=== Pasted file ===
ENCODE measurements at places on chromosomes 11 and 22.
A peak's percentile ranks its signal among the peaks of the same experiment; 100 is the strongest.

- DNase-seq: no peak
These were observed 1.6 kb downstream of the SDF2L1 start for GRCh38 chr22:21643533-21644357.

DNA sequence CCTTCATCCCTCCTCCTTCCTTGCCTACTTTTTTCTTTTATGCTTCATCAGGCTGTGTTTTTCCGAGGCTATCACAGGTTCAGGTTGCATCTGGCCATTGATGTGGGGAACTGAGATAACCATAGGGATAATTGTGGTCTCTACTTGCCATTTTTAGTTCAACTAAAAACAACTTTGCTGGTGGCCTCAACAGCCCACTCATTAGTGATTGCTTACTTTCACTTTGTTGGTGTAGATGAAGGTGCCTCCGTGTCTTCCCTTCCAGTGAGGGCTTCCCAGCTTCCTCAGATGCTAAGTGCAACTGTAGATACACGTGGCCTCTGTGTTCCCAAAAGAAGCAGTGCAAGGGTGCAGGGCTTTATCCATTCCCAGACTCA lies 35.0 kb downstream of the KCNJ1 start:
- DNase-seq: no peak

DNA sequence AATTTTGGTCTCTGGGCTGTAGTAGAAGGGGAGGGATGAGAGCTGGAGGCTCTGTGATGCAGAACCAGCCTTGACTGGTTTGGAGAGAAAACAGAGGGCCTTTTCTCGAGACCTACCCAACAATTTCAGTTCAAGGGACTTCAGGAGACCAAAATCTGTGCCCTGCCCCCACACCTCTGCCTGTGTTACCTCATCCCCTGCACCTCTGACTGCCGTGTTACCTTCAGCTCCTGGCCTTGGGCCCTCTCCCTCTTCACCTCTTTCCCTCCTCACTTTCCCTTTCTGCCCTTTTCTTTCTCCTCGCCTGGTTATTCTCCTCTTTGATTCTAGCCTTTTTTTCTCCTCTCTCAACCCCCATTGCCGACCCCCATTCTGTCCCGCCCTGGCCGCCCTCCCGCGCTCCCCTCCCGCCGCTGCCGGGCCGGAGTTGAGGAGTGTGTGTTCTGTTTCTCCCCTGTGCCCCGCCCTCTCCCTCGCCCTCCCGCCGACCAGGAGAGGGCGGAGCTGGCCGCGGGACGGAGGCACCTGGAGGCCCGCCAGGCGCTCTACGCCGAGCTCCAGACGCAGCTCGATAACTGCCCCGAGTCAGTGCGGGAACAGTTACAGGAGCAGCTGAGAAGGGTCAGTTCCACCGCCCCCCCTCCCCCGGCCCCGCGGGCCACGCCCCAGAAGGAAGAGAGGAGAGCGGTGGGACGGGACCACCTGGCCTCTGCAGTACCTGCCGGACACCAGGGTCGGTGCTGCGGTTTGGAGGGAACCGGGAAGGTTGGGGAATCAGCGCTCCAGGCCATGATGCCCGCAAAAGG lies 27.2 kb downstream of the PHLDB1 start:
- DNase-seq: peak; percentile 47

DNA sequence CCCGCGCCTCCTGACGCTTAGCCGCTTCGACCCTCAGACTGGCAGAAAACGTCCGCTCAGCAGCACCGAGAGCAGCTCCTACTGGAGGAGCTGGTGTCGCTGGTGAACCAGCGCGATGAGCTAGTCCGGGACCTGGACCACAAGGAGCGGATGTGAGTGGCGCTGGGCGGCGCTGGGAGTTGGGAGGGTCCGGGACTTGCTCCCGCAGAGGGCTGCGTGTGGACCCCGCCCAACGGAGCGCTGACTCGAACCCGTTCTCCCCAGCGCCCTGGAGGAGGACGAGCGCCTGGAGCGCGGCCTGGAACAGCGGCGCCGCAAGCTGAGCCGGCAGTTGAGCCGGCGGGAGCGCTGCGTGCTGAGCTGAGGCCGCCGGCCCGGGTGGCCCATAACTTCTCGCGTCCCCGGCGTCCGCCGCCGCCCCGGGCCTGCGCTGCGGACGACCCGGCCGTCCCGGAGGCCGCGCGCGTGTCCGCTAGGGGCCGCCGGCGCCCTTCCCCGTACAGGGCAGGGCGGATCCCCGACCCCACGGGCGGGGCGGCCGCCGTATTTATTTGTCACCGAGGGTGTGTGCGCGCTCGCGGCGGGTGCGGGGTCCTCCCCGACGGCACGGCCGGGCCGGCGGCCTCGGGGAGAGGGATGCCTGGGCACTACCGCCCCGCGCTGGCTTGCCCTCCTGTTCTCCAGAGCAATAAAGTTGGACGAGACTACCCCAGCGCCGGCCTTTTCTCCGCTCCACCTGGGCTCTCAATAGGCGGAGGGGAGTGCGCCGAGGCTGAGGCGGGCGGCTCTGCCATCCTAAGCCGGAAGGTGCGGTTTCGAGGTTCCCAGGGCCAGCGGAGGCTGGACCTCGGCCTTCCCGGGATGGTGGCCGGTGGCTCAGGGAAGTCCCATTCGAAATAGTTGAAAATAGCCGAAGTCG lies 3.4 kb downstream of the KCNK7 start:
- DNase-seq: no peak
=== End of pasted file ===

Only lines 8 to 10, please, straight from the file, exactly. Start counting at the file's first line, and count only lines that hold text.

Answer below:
- DNase-seq: peak; percentile 47

DNA sequence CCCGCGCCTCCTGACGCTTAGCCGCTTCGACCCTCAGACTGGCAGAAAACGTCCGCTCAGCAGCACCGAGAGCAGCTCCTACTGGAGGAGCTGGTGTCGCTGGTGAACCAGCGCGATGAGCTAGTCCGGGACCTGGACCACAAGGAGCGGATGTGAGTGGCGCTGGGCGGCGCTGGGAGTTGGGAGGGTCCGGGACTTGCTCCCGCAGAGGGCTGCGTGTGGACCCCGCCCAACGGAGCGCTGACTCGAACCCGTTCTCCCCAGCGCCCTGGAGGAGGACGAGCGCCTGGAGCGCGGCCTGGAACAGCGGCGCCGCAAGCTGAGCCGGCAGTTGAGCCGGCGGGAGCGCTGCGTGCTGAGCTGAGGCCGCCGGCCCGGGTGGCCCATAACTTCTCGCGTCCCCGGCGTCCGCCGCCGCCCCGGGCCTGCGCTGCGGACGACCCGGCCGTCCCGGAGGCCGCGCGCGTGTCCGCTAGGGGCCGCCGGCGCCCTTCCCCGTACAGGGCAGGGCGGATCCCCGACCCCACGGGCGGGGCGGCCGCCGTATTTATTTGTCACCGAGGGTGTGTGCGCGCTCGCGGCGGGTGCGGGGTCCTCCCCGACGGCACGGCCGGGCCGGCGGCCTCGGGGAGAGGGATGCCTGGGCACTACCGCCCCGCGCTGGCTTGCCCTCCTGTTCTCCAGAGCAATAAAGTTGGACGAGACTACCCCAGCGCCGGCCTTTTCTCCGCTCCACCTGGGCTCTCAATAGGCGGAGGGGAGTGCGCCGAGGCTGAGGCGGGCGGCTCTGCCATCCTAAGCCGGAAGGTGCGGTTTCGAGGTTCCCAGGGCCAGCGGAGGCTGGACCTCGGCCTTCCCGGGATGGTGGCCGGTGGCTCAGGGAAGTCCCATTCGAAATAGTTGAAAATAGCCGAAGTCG lies 3.4 kb downstream of the KCNK7 start:
- DNase-seq: no peak